A DIY Canon DSLR Power Pack?

I was cruising the web and ran into Jared Abrams from Cinema5D.com showcasing the Swintronix PowerBase 70 Power Pack for the Canon 5D Mark II & Canon 7D. This is a pretty cool solution for those who are concerned about battery power and want to make sure you're running all day. Not a bad price for a unit that claims to hold the same power as 5-6 Canon LP-E6 batteries, and also has output options to power other equipment too.

Most people might not remember this, but long ago Digital Cameras used standard AA batteries, not rechargeable Lithiums. Battery technology was poor and run time was terrible, so you really tried not reviewing your images on the LCD. I remember owning an older camera that had the option to plug into an AC outlet. The brick converted AC back into DC for the camera. So I fashioned up a relative Voltage RC Car battery as my mobile power source. Worked great, dirt cheap, fast recharging, and lasted much longer than AA batteries. Ask around, you'll be surprised how many photographers are using RC car batteries for many projects.

swintronix-power-pack-canon
Swintronix Powerbase 70 Battery Pack Kit

Note: Don't follow my Lead. This could be a disastrous project.
My mind is wandering and I'm going to stir up some thought here about a possible DIY power pack for the Canon 5D Mark II. Taking a peek at the Swintronix PowerBase 70, I believe it has a rating for 14 volts but the Canon LP-E6 Battery is only rated at 7.2 volts. This sounds like there are (2) 7 volt batteries in this PowerBase. The 14 volts can be offered if these two 7 volt batteries are run in Series. Extended run times can be offered if these two 7 volt batteries are run in Parallel.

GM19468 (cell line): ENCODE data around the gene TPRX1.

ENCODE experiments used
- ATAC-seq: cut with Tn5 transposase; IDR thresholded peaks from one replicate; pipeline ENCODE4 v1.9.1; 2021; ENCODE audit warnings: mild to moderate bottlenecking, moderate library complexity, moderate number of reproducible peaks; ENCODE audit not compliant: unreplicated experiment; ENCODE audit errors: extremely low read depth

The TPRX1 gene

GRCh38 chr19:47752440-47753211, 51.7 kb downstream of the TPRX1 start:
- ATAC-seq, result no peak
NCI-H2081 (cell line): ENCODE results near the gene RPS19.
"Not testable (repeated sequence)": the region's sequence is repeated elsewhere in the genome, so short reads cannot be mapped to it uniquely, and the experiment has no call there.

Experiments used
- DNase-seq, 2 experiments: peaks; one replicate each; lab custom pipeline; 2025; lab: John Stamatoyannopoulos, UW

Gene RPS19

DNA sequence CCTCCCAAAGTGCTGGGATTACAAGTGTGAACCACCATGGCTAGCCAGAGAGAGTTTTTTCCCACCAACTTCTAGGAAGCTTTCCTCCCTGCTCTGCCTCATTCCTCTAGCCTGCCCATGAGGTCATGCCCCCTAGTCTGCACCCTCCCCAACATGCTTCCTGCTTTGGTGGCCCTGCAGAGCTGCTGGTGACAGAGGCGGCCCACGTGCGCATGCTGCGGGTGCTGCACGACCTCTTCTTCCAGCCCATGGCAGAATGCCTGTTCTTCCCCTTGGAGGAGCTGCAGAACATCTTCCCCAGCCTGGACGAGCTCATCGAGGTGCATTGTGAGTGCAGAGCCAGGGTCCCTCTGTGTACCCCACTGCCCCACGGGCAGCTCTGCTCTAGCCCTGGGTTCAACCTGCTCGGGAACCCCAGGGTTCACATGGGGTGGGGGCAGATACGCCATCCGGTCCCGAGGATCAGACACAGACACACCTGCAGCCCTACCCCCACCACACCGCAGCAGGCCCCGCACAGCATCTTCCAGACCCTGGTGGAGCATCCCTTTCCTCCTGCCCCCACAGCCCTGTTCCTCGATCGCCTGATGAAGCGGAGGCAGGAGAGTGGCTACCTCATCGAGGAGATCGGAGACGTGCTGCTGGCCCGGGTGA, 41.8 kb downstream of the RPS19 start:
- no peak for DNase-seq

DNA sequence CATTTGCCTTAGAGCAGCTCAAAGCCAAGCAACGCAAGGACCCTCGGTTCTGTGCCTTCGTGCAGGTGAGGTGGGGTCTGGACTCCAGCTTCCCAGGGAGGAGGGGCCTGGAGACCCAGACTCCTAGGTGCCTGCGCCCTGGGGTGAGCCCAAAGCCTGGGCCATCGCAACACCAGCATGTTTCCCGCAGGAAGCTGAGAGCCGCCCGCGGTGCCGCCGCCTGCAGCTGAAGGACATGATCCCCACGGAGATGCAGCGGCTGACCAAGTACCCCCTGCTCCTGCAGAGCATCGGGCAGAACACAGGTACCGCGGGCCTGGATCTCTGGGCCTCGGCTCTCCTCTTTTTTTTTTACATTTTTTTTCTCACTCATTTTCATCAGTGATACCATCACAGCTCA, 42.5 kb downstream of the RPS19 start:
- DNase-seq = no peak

Here's the simple parts needed for a possible DIY Power Pack for the Canon 5D Mark II or 7D. First a way to connect power into the Camera. Available is an aftermarket ACK-E6 AC Power Adapter designed specifically for LP-E6 cameras like the 5D Mark II & 7D. This very specific adapter seperates from the 'Brick' leaving you with a simple adapter, not to be confused with the ones that don't seperate from the power brick. I won't need the brick, just the Battery adapter part with short wire lead.

ack-e6-power-adapter
click image

Second, just one 7.4v Lithium Rechargeable Battery will do the job powering up the camera, but if I want longer run times, i'll need to run two 7.4v batteries in Parallel. The single Canon LP-E6 Battery is rated at approx 7v 1800mah -aftermarket batteries around 1500mah. To make this worth carrying around, each 7.4v battery should have at least twice the milliamp hour rating if not more. The battery image below shows almost double the milliamp hour rating from the stock battery, so it's possible it may last twice as long.
lithium-rc-battery-7-volt
click image

Outside of those two parts, i'd need to take a short trip to Radio Shack for some wire adapter to mate the two, a decent looking electronics project box for the enclosure, and 7.4v battery charger for RC cars to recharge. I think it's quite possible to create a DIY Power Pack for the Canon 5D Mark II or 7D for a Total price roughly under $125 dollars. I really don't see why I need to make something like this, i'm just thinking out loud as usual.





12 thoughts on “A DIY Canon DSLR Power Pack?

  1. Pravash

    Hey Emm,

    thanks for your swift reply!! Checked out the Tekkeon stuff - but the guy says he cranks it down to 7.5 volts - which he considers "safe", although he says it outputs 8 volts.